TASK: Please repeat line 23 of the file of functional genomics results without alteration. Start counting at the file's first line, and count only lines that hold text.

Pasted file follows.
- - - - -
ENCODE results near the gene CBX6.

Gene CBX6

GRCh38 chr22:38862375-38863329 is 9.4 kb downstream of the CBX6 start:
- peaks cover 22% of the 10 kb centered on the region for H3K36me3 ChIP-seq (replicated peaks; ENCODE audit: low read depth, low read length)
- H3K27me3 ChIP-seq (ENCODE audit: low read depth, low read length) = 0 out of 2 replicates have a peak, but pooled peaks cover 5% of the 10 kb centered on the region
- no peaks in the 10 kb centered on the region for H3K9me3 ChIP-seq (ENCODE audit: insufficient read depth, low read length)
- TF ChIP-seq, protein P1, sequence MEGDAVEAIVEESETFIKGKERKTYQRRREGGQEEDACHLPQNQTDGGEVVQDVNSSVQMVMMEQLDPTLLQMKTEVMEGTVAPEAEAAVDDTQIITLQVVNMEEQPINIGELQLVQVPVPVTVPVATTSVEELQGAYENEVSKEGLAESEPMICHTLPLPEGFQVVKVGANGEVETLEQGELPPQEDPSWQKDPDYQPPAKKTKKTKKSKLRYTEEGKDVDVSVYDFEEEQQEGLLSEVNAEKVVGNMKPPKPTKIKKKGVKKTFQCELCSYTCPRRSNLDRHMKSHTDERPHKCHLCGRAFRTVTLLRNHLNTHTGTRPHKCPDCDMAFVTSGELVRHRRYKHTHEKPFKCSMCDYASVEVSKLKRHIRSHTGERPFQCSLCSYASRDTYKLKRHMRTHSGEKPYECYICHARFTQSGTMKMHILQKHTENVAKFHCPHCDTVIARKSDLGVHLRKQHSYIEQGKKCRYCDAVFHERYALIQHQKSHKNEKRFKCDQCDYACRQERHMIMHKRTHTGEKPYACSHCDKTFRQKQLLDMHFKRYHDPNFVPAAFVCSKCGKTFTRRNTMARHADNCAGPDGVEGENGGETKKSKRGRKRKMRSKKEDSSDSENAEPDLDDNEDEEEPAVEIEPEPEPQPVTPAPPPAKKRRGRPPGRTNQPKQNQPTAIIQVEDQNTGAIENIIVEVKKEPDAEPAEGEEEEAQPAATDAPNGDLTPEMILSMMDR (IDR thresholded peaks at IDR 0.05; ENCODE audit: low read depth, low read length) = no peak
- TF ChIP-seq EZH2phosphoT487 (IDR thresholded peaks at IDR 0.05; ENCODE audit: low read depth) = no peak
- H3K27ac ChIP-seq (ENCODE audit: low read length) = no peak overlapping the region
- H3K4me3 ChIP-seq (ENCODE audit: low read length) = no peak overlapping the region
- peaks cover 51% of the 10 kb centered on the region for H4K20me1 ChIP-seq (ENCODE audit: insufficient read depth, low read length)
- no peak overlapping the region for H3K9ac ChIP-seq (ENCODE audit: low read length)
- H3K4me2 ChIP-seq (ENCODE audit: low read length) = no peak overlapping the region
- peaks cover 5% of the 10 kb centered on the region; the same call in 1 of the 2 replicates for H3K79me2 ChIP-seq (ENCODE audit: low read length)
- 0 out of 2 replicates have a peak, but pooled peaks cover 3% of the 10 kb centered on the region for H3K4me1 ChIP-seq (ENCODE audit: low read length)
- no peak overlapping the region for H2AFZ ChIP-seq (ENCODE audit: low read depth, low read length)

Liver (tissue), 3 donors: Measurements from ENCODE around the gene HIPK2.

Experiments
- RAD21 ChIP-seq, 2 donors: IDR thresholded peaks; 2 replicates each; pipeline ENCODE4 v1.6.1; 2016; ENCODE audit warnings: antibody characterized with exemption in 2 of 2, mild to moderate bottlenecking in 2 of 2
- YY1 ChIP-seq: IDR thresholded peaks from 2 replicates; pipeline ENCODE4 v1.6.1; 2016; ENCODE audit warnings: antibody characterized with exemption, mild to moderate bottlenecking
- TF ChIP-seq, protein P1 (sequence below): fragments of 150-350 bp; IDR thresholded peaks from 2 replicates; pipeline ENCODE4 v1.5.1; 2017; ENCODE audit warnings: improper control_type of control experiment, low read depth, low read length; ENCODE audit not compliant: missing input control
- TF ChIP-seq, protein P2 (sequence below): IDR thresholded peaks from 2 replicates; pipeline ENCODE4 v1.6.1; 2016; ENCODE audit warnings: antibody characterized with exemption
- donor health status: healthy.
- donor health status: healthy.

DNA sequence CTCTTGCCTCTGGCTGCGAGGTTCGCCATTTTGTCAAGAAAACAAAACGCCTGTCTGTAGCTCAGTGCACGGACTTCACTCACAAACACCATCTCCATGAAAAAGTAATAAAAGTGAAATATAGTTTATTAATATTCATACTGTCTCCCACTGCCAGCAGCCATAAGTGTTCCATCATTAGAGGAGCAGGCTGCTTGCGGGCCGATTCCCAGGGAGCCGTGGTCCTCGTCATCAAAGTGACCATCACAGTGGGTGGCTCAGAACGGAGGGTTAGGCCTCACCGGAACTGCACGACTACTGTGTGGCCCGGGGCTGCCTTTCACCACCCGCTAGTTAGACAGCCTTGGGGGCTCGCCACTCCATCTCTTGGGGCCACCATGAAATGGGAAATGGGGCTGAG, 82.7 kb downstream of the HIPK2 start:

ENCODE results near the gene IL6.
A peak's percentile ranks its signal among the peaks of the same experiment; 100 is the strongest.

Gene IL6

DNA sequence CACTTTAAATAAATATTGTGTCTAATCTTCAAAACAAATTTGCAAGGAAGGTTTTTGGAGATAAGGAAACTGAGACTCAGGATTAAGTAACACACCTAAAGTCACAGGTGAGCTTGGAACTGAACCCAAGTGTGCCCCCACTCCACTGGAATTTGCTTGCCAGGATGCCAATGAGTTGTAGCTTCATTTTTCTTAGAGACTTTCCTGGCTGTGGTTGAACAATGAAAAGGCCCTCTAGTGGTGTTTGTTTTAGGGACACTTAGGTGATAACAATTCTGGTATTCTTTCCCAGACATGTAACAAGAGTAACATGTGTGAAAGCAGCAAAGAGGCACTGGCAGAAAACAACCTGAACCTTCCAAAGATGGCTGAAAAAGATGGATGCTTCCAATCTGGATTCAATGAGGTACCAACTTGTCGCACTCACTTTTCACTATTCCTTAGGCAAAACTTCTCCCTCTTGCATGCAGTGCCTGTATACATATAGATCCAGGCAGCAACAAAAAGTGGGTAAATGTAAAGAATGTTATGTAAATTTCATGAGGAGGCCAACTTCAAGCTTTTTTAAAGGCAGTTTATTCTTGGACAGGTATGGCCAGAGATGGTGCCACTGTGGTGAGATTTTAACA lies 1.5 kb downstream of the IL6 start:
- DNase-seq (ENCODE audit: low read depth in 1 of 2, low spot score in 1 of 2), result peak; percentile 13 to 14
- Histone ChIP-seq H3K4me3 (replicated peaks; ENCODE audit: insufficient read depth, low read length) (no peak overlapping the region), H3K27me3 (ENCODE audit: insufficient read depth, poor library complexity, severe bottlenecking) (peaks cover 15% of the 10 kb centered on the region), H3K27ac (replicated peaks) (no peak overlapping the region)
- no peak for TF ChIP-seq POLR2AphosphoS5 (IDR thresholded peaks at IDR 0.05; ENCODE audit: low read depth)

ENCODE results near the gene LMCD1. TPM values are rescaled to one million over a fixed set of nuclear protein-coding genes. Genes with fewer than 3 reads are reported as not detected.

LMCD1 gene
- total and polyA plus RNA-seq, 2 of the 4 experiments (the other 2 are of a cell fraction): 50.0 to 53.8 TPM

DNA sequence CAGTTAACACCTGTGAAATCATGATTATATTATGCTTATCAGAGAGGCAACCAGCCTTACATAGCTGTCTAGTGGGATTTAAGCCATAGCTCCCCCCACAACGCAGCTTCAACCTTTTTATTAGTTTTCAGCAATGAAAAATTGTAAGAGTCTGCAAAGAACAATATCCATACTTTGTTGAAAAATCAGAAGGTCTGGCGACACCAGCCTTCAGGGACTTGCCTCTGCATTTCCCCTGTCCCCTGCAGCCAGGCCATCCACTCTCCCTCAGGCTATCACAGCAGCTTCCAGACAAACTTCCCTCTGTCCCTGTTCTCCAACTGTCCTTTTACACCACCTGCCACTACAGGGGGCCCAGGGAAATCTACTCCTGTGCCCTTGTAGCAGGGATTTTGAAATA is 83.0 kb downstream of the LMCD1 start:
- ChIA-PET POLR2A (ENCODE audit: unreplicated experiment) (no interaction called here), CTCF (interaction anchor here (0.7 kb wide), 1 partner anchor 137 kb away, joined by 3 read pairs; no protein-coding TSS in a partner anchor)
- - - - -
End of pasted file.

- donor health status: healthy.